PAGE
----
Personhood Bill and IVF

If you have done IVF, are going to do IVF, or feel that IVF should be a tool that people should have access to to build their families with, then you should be against a Personhood Bill whether you are for or against abortion. Hell, if you enjoy or enjoyed an IUD or think others should be able to have an IUD, you should be against a Personhood Bill. You want to freeze those embryos and do PGD testing? Against.You don’t want to make miscarriages more emotionally difficult. Against. You know that it is none of your damn business how someone goes about building their family or birth control preferences but know that they need support. Against.

Did you know that a Personhood Bill has been introduced in the House of Representatives? You may have missed it because, holy shit balls, there is too much going on! Plus some of us can only stomach the news in small doses these days.

Get on it and write your representatives. Get angry. Get angrier. Then go meditate. Stress is not good for those undergoing fertility treatments.

Article about it:

Resolve’s canned letter you can send to your Rep.(well, you fill out some info. and they send it to your rep for you!):

Another thing we can all start doing is talking more about our infertility and the IVF journey. Not just amongst ourselves. I know it is uncomfortable, but we have to speak up for our rights. There is nothing shameful about infertility. There is nothing indecent about IVF. Let us educate our friends and families so they can help advocate for us. So they can educate their friends and their families.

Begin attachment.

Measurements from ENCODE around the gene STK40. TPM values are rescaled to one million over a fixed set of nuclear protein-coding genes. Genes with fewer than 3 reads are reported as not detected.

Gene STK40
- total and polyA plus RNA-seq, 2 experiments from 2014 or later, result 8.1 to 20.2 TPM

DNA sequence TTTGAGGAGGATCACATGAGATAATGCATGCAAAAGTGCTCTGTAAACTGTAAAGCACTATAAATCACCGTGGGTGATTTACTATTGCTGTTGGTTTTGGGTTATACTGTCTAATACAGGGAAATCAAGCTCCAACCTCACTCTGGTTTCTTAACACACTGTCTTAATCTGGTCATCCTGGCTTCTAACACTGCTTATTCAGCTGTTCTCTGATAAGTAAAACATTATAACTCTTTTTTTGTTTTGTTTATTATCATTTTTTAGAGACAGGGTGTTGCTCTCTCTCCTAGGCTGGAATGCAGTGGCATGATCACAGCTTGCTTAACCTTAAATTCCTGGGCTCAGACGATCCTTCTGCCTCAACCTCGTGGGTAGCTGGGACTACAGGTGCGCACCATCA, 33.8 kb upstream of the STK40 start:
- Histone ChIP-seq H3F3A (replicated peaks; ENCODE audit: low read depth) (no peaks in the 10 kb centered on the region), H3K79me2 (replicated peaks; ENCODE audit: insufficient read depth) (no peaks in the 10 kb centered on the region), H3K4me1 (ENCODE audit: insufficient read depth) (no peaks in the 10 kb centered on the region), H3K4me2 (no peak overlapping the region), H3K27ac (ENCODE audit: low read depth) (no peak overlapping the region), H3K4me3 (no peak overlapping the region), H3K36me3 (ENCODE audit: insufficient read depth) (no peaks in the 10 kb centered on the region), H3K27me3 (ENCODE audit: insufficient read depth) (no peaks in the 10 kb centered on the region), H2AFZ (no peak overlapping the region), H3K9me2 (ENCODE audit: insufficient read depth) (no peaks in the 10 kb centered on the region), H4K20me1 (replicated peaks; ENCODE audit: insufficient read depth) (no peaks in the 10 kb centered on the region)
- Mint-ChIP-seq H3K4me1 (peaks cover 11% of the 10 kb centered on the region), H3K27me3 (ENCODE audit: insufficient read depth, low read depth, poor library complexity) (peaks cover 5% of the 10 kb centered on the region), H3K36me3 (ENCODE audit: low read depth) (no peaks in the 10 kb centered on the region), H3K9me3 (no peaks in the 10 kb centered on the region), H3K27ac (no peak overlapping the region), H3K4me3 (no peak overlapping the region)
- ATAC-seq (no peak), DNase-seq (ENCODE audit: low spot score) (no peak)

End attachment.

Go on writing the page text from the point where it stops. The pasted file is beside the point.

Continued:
Some more food for thought. Yesterday a friend that works for a midwife posted this on my FB comment on this topic.

Personhood bills are awful on so many fronts! In addition to what they do to abortion rights and with regards to IVF, they have also been invoked in states that have those sorts of laws on the books to allow OCS to take the newborns away from women who make decisions regarding their deliveries that are different than what doctors want for them. We learned at an AABC conference about a case in Texas where a laboring woman wouldn’t sign an “informed consent” form for a C-section immediately upon arrival to the hospital, and the hospital got the authorities to take away her custody after the birth (based partly also on finding a history of depression noted in her records and trumping that up). They have also been used against women planning homebirth if a particular doctor thinks they shouldn’t. So basically, taking rights away from women in ANY and ALL potential reproductive situations from trying to get pregnant all the way to how they deliver. It’s sickening. It makes me blind-rage-stabby.”